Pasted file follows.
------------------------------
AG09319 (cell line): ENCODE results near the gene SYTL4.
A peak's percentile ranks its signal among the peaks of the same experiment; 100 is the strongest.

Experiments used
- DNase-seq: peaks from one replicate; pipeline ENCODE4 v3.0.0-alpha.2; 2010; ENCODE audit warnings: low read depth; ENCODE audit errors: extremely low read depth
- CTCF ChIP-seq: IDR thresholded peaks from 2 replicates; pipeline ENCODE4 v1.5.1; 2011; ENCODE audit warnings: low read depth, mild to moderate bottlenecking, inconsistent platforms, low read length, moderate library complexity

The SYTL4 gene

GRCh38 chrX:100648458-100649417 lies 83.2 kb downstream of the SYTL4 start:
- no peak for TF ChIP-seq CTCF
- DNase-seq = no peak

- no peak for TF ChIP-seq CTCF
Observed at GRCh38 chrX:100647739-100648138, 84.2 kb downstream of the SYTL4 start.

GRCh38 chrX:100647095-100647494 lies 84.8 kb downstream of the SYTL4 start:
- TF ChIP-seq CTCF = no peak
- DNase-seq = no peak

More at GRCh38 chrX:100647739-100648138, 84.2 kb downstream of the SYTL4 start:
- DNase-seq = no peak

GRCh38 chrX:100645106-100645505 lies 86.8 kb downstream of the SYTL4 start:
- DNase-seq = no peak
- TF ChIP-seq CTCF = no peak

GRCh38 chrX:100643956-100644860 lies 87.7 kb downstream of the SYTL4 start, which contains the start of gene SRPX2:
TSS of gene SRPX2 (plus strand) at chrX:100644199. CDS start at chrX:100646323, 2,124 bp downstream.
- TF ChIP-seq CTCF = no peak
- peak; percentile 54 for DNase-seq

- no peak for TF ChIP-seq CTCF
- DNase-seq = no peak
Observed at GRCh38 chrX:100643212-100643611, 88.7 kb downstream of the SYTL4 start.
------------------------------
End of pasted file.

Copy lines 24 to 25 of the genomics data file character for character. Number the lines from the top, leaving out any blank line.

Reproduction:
- no peak for TF ChIP-seq CTCF
- DNase-seq = no peak